AMBROSE WINS AT THE GLEN!! WATKINS GLEN, N.Y. -- Marcos Ambrose came to the U.S. to do one thing: Win NASCAR races. On Saturday that dream became a reality. The gregarious driver from Tasmania won the Zippo 200 at Watkins ...
AMBROSE WINS AT THE GLEN!!
WATKINS GLEN, N.Y. -- Marcos Ambrose came to the U.S. to do one thing: Win NASCAR races.
On Saturday that dream became a reality.
The gregarious driver from Tasmania won the Zippo 200 at Watkins Glen International, and in the process put one of racing's storied companies, STP, back in Victory Lane.
"When I came to America, I was prepared to come over here for two years without a ride and forge my way into the sport," Ambrose said after leading the final four laps for his first NASCAR Nationwide Series win in his career. "I knew the road courses this year were my best chances to win. We finished second in Mexico and third in Montreal. I feel like I've been trying so hard to win I've been tripping over myself. This is a great day for everyone at JTG Daugherty Racing. It's a huge load off my shoulders."
Ambrose started 12th in the STP Ford Fusion, but he quickly and smartly worked his way through the field. The critical moment, however, came on the 48th of 82 laps during a caution period. Many of the lead-lap cars made a pit stop for fuel, but crew chief Gary Cogswell kept Ambrose on the track.
"I started to second-guess myself, but I knew it was the right thing to do," he said. "The guys who stopped, they still needed to stop one more time. If we stayed out, we could make it with one more stop. By staying out, we gained a lot of track position."
Cogswell actually took the calculated risk a step further. Four of the five cars that stayed out stopped on Lap 52; Ambrose stayed on the track until Lap 53. That one lap proved critical. Ambrose was running third when the first two cars ran out of gas in the final four laps. The STP Ford was good enough to challenge for the victory then, but Cogswell wanted Ambrose to save every drop of fuel.
Cogswell knew best. "We didn't luck out," Ambrose said. "We deserved this win. This is a big relief for everyone in this room. I drug my family halfway around the world to do this. Today, it's worthwhile. Gary turned my program around. He came to us after six races and we've been really good since. We're a team that's been moving forward, but we needed this win to justify it."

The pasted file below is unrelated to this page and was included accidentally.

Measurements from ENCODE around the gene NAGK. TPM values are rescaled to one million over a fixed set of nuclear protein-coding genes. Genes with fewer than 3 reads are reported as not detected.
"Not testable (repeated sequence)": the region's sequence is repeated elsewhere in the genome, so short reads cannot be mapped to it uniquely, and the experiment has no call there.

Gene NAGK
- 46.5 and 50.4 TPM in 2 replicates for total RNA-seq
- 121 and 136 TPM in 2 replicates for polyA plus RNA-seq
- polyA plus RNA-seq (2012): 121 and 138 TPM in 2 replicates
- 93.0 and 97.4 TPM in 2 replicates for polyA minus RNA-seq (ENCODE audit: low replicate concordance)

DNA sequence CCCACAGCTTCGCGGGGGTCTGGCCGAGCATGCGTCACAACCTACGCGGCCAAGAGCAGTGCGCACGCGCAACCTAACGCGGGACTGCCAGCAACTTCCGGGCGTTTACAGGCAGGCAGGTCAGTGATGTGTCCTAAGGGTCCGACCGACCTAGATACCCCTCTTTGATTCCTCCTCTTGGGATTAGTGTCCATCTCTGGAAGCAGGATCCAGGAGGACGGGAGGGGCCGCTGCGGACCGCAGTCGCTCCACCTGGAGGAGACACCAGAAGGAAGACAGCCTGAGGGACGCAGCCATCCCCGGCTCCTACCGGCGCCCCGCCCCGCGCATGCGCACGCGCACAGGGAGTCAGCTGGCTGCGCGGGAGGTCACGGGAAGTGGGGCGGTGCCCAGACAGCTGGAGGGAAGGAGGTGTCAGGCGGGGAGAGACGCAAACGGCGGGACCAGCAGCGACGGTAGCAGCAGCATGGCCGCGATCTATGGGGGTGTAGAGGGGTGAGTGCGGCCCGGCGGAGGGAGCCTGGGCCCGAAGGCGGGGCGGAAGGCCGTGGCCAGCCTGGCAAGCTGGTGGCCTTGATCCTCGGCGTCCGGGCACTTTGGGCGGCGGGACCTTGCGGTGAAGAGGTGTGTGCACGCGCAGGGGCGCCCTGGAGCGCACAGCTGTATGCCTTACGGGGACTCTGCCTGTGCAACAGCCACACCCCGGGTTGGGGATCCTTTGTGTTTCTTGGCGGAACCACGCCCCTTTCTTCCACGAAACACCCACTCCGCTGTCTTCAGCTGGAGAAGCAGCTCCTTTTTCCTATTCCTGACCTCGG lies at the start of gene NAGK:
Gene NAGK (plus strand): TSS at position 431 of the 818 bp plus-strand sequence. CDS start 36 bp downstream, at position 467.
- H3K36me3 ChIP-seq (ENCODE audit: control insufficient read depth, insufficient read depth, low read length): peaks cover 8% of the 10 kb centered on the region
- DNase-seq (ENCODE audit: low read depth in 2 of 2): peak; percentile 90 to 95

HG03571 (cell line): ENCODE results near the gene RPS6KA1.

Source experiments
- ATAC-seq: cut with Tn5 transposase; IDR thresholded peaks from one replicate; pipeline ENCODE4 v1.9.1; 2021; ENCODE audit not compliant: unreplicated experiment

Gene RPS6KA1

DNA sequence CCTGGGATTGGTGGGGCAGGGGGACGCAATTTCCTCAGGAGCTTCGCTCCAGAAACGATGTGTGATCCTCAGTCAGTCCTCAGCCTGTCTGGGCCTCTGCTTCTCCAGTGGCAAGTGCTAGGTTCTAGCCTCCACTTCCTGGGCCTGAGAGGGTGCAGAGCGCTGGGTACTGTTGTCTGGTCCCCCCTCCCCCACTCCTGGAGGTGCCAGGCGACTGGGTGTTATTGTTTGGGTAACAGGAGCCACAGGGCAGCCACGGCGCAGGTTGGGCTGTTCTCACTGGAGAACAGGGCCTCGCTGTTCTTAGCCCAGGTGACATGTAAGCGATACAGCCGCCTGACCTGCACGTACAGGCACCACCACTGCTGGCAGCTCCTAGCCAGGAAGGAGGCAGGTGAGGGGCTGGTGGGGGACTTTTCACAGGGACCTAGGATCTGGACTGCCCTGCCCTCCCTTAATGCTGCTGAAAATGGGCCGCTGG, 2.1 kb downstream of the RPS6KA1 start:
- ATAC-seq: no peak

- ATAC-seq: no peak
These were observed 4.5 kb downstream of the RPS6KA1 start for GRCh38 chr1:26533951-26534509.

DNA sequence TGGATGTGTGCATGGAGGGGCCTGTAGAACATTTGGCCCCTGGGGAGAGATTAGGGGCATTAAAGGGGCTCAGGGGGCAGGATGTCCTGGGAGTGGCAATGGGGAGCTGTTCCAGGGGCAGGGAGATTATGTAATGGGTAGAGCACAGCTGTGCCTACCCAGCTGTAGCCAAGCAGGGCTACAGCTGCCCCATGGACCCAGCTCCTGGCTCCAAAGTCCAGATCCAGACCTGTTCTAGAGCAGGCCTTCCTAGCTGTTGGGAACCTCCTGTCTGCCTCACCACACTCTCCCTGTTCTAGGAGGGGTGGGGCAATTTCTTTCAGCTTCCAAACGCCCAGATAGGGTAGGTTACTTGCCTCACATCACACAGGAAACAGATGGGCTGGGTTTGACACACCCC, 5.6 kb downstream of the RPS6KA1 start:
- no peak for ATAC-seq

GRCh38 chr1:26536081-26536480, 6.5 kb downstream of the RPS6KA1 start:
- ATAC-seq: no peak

The victory continued STP's long tradition of excellence in NASCAR. The popular oil and gasoline treatment company, which is part of the Clorox family, was on board most of Richard Petty's 200 career wins and seven NASCAR championships.
Car owners Tad and Jodi Geschickter and Brad Daugherty reveled in the celebration. For the Geschickters, it was their first victory as car owners since 1996. For Daugherty, it was his first trip to Victory Lane since 1989.
"It's been 12 years since we've won and we've finished second 12 times in that time," Tad Geschickter said. "Through it all, Clorox and Kingsford have stuck with us the whole way. Now we've given them some momentum to keep it going
Said Jodi Geschickter: "We were at the national sales meeting for Clorox a couple weeks ago and they were so happy to be behind this program. When we left, Marcos said we needed to win for these people, and he was true to his words."
"You don't fall into wins," Daugherty said. "They've worked hard for years for this moment. They've built this team on solid fundamentals. That's why I wanted to be involved with people who have such standards."
One of the first telephone calls Ambrose got in Victory Lane came from his father back in Tasmania. He watched the race on satellite television. "I'm sure I'm going to have to explain this 25,000 times to everyone back home," Ambrose said. "Every time I go home, people kept asking me when I was going to win. Now I can tell them I'm a winner."